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Troy Davis

The Eleventh Circuit, which had previously stayed the execution of Troy Davis in Georgia, today denied relief in this 2-1 opinion. On the question of whether Davis is actually innocent, the majority opinion says:

Davis has not presented us with a showing of innocence so compelling that we would be obliged to act today. Rather, the record, including all of the post-trial affidavits, is, at best, tortured and difficult. Indeed, the Georgia trial court and Georgia's Supreme Court have twice parsed through all of this evidence and determined that it was insufficient to establish Davis's innocence. In addition, the Georgia State Board of Pardons and Paroles held a hearing,questioning every witness Davis's attorneys presented to support their allegation that there was doubt as to Davis's guilt; studied the voluminous trial transcript, the police investigation report and the initial statements of all the witnesses; had certain physical evidence retested and Davis interviewed; and ultimately concluded that clemency was not warranted.

Our review of the record is wholly consonant with the repeated conclusions of the state courts and the Board of Pardons and Paroles.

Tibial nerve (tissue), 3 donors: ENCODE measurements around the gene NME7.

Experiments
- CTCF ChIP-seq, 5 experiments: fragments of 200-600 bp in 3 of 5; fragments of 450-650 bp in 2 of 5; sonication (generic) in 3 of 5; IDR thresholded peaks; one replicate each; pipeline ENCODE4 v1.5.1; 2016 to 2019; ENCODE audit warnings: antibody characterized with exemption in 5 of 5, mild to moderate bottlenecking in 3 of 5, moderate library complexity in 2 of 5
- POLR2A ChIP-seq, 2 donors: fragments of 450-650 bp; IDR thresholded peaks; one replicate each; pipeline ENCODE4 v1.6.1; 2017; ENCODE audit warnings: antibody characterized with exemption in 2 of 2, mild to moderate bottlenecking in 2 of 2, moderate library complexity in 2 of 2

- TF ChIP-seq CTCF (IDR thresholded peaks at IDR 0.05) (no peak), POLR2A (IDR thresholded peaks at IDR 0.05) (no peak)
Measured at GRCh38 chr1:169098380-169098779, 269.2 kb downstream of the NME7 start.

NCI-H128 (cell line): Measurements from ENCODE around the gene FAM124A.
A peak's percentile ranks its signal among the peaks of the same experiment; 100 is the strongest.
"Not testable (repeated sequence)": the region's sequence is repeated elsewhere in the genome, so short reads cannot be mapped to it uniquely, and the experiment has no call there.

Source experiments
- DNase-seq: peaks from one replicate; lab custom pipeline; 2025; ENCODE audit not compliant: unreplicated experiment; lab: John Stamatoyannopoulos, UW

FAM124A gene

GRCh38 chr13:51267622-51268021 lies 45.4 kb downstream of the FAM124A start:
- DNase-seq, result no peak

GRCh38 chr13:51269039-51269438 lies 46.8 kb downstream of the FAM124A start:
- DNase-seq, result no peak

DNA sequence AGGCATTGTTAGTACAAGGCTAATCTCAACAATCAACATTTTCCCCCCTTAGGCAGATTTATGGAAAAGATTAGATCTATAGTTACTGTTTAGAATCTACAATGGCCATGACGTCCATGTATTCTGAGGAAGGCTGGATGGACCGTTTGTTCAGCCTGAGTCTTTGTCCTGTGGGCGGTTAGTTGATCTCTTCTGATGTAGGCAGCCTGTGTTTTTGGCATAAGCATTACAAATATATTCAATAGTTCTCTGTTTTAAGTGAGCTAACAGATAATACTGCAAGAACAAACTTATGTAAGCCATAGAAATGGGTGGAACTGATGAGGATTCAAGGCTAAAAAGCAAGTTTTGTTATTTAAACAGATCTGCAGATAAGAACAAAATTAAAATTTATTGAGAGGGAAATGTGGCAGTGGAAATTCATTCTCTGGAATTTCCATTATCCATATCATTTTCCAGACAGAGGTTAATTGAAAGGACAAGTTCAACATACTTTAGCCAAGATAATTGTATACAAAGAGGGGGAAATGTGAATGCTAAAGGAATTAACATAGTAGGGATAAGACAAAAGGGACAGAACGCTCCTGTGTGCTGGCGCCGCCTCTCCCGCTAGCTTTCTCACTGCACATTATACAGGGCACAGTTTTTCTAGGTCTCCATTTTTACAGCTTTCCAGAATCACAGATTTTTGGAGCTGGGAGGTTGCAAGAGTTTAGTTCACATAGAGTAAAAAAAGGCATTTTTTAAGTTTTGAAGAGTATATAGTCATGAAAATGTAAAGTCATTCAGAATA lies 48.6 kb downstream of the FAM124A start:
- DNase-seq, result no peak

Doesn't Davis' claim run into some other issues?

First of all, Davis' innocence claim was presented to the state courts and rejected. Accordingly, wouldn't the Georgia courts' treatment of that issue be required to be overcome by clear and convincing evidence. See 28 USC 2254(e)(1)?

Second of all, it would seem that 28 USC 2254(d) would be a problem as well. What "clearly established" federal law allows Herrera claims, and even if it did, wouldn't the Georgia courts' conclusion on innocence have to be respected anyway? Certainly, de novo review wouldn't be appropriate.

Obviously, this is a pre-look at the merits, which may be beyond the jurisdiction of the appeals panel under existing Supreme Court caselaw, but it would seem silly to allow the second habeas petition to go forward where there's no possibility for relief on the merits.

The opinion is a worthwhile read for those in the media who might think Davis is getting railroaded. The majority reject the designation that the affidavits are "recantations", and go on to find that Davis "has not even come close" to establishing a claim of innocence.

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